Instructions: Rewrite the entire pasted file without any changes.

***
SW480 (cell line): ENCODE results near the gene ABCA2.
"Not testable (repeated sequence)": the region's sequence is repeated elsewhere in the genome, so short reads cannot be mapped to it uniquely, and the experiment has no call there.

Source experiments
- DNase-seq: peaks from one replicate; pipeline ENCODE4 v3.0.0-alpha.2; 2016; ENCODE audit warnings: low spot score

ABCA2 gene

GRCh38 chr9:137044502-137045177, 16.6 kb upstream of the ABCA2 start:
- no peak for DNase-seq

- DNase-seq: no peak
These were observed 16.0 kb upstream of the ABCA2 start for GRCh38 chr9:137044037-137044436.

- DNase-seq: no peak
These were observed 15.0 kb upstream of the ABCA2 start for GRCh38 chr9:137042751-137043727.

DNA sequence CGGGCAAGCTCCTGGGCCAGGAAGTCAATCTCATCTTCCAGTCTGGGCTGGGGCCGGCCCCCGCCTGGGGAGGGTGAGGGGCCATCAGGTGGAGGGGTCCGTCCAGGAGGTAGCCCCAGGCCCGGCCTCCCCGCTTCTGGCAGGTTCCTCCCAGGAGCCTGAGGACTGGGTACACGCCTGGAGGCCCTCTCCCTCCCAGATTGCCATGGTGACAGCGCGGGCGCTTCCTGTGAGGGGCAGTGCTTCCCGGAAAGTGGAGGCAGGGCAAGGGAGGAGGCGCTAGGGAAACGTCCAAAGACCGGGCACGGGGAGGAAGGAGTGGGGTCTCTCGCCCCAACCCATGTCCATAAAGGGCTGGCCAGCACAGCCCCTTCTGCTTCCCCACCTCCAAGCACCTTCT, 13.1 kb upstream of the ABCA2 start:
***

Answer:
SW480 (cell line): ENCODE results near the gene ABCA2.
"Not testable (repeated sequence)": the region's sequence is repeated elsewhere in the genome, so short reads cannot be mapped to it uniquely, and the experiment has no call there.

Source experiments
- DNase-seq: peaks from one replicate; pipeline ENCODE4 v3.0.0-alpha.2; 2016; ENCODE audit warnings: low spot score

ABCA2 gene

GRCh38 chr9:137044502-137045177, 16.6 kb upstream of the ABCA2 start:
- no peak for DNase-seq

- DNase-seq: no peak
These were observed 16.0 kb upstream of the ABCA2 start for GRCh38 chr9:137044037-137044436.

- DNase-seq: no peak
These were observed 15.0 kb upstream of the ABCA2 start for GRCh38 chr9:137042751-137043727.

DNA sequence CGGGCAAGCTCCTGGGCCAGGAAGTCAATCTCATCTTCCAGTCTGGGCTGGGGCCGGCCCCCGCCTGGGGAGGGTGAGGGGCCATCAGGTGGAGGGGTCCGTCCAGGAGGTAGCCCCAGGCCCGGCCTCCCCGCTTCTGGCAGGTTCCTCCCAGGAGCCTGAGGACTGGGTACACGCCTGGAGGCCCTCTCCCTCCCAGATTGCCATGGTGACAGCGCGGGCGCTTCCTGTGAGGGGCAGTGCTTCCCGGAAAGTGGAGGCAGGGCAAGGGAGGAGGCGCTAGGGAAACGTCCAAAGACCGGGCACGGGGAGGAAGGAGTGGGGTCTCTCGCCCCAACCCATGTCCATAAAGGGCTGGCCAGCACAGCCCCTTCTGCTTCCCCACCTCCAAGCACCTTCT, 13.1 kb upstream of the ABCA2 start: